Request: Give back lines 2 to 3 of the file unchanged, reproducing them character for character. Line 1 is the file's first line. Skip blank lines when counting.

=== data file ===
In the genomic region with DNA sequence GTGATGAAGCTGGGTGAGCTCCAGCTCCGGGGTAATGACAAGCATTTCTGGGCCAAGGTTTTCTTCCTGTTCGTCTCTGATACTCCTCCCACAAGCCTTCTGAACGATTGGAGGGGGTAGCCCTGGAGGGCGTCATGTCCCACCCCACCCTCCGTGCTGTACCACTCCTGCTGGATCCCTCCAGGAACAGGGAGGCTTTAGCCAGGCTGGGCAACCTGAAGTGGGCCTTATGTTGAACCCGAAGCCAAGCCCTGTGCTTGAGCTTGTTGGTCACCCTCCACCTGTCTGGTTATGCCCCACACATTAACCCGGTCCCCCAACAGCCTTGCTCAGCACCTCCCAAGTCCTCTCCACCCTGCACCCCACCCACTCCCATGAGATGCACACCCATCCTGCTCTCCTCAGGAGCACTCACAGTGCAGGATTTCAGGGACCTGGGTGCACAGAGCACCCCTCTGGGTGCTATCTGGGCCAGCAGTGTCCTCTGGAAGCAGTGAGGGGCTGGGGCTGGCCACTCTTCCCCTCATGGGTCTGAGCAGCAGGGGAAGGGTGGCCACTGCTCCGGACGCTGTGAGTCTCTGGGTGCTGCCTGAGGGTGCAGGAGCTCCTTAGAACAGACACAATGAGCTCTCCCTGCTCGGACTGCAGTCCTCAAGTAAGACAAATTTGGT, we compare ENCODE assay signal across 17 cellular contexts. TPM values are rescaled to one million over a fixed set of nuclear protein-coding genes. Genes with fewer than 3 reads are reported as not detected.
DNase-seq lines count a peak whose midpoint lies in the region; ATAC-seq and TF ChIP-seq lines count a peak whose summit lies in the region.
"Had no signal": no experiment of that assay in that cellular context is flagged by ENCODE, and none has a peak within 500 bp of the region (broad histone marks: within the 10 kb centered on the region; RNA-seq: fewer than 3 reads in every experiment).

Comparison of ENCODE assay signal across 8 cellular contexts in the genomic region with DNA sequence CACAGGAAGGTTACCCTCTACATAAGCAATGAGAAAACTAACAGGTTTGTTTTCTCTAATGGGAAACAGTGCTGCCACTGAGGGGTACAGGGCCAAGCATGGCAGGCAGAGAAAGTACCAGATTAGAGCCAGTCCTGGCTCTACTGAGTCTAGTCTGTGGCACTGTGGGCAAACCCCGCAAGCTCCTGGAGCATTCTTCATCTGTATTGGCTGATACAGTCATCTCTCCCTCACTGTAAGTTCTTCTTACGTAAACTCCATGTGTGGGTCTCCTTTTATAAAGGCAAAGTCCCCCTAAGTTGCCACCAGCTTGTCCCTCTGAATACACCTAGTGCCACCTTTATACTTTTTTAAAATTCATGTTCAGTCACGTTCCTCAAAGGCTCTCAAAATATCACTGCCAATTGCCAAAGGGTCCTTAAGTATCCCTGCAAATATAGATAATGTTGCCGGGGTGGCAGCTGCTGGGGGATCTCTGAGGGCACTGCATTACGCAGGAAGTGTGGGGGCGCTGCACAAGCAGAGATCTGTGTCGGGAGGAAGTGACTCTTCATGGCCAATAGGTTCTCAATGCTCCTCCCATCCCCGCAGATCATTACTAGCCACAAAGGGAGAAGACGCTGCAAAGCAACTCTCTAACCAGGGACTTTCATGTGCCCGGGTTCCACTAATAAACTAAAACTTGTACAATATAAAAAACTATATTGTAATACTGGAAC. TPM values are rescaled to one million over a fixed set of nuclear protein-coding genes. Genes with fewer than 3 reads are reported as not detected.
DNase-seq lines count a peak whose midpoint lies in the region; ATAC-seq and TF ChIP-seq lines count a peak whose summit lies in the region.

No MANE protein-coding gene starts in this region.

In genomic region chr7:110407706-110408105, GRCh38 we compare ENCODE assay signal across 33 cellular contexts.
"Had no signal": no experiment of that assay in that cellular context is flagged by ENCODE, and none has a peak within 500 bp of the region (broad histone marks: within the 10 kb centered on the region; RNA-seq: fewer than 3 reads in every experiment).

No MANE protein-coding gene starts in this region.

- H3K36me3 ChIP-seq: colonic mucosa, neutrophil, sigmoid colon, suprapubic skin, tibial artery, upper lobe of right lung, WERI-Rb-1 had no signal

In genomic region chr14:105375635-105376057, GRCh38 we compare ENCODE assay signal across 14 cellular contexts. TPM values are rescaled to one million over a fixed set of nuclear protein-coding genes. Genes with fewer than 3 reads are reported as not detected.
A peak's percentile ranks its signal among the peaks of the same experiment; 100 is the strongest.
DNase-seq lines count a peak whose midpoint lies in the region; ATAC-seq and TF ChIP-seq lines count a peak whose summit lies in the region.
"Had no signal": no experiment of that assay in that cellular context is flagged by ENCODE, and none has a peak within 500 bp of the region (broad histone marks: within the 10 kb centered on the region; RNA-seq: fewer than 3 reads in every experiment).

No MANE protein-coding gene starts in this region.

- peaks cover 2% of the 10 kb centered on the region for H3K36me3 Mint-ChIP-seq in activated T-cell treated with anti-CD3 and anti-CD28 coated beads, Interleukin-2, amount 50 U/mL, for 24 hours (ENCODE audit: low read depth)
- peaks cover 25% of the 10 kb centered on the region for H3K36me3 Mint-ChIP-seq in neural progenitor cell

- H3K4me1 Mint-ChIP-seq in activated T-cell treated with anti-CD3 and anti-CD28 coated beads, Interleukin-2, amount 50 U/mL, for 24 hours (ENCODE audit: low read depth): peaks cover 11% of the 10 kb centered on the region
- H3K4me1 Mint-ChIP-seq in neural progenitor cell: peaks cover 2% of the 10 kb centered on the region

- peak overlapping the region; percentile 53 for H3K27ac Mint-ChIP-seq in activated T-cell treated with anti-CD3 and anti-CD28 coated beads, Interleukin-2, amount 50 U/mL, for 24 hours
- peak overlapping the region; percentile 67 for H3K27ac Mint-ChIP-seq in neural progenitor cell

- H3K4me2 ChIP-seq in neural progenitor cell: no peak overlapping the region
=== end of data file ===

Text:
DNase-seq lines count a peak whose midpoint lies in the region; ATAC-seq and TF ChIP-seq lines count a peak whose summit lies in the region.
"Had no signal": no experiment of that assay in that cellular context is flagged by ENCODE, and none has a peak within 500 bp of the region (broad histone marks: within the 10 kb centered on the region; RNA-seq: fewer than 3 reads in every experiment).